|The Trinity Knot--|
I get comments regularly about my knots. I actually wrote a whole series on these unique knots back in 2014. I got bored when we were snowed in a couple years ago and took some time to teach myself a few of them. Here's the knot I wear more often than not (knot?). It's called the trinity knot, and it's not too difficult once you've done it a few times. There are links in the article below that will take you to the whole series . . . the Eldridge Knot, the Van Wijk, and even the classic Full and Half Windsor--with illustrations and instructions on how to tie them. Enjoy!
This is a very sharp-looking knot. It is actually a lot easier than the Eldredge knot from last week, but for some reason, I had a tough time finally getting it. But it's worth the effort. It's a great looking, and very unique knot. It's also a smaller knot, so you may be able to use it with a button down Oxford collar in a more casual work setting.
|Not the best photo, but I got it finally . . .|
This knot would probably work best with a solid tie if you really want the knot to be noticed, but I think it looks great with my red tie, which has a small, consistent pattern throughout. And of course, the example at the top actually used a plaid--I think that looks great, too. As with any of these, it's really up to personal taste. I even saw a few examples using a striped tie. They managed to get the stripe in the knot to come together in the center in a pinwheel pattern. That seems like it would take a lot of trial and error to accomplish, but give it a try if you like. That might require a little more effort than I'm willing to give.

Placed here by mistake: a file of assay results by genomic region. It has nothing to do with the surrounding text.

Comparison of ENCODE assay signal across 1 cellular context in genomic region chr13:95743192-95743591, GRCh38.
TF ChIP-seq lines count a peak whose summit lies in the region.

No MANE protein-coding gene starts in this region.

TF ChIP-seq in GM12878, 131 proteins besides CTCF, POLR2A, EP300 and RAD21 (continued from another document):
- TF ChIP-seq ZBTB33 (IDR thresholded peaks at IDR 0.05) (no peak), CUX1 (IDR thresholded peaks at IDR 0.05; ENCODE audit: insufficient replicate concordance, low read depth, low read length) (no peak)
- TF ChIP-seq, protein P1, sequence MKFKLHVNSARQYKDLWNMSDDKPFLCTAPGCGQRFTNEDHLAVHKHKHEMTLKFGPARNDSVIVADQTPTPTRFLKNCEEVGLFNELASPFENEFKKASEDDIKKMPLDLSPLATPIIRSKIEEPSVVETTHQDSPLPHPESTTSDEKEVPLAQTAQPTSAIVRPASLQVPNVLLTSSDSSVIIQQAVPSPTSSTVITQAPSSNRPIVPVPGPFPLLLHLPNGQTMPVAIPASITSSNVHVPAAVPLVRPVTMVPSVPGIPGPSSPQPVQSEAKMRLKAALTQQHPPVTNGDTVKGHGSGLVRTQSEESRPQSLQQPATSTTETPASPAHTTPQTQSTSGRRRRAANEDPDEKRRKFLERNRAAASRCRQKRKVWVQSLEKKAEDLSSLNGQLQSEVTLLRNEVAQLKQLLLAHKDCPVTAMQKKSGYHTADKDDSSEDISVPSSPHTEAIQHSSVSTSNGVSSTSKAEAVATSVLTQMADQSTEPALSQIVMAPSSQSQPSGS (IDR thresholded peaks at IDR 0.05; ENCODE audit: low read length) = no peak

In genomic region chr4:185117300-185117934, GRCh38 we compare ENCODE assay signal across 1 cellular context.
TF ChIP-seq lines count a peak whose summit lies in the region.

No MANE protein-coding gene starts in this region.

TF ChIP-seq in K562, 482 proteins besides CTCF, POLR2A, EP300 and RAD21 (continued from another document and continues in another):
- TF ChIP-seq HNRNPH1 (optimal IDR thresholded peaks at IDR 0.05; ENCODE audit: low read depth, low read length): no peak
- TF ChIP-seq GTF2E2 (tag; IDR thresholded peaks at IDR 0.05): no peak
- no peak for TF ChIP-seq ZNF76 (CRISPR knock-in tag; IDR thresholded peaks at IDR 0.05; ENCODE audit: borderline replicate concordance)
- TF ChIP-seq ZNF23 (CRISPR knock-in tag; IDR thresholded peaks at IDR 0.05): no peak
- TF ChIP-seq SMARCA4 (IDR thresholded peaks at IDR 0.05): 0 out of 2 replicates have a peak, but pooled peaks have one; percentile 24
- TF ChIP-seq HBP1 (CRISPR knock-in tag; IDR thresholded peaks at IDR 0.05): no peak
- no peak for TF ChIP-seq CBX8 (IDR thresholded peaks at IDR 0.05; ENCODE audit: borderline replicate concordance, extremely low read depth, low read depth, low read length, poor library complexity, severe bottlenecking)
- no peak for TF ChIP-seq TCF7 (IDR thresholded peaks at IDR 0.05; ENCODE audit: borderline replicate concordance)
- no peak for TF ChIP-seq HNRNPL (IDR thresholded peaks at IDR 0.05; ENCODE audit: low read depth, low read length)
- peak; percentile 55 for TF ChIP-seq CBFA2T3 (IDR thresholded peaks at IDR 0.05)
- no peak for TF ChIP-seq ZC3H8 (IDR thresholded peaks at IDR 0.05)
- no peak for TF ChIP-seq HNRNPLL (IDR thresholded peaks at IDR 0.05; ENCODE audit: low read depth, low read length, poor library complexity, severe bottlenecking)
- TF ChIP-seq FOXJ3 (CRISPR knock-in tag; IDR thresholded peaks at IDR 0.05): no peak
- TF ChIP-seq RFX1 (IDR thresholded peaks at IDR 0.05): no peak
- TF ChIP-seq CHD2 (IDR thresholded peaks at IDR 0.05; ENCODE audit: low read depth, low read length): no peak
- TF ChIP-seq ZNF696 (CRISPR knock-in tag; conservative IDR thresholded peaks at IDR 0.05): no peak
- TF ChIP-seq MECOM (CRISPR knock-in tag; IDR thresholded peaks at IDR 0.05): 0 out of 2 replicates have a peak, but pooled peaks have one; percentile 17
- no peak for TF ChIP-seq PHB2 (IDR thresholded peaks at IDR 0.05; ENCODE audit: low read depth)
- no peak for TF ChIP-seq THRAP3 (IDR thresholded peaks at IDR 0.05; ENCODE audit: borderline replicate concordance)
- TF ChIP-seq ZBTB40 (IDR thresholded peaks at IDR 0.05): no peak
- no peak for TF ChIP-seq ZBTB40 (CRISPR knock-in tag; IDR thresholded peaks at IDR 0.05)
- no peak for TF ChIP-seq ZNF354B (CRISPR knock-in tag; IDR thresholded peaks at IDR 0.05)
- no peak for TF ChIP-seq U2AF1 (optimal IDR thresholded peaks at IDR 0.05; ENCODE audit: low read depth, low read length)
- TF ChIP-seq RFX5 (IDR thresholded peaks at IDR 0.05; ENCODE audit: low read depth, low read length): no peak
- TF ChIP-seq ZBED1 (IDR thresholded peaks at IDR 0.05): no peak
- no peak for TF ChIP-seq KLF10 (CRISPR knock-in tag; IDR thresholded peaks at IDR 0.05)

This is the second installment of the Knot Head series--you can read them all here.
Todd E. Creason is an author and novelist whose work includes the award-winning non-fiction historical series Famous American Freemasons and the novels One Last Shot (2011) and A Shot After Midnight (2012). He's currently working on the third novel Shot to Hell which will be released in Spring 2014. You can contact Todd E. Creason at: email@example.com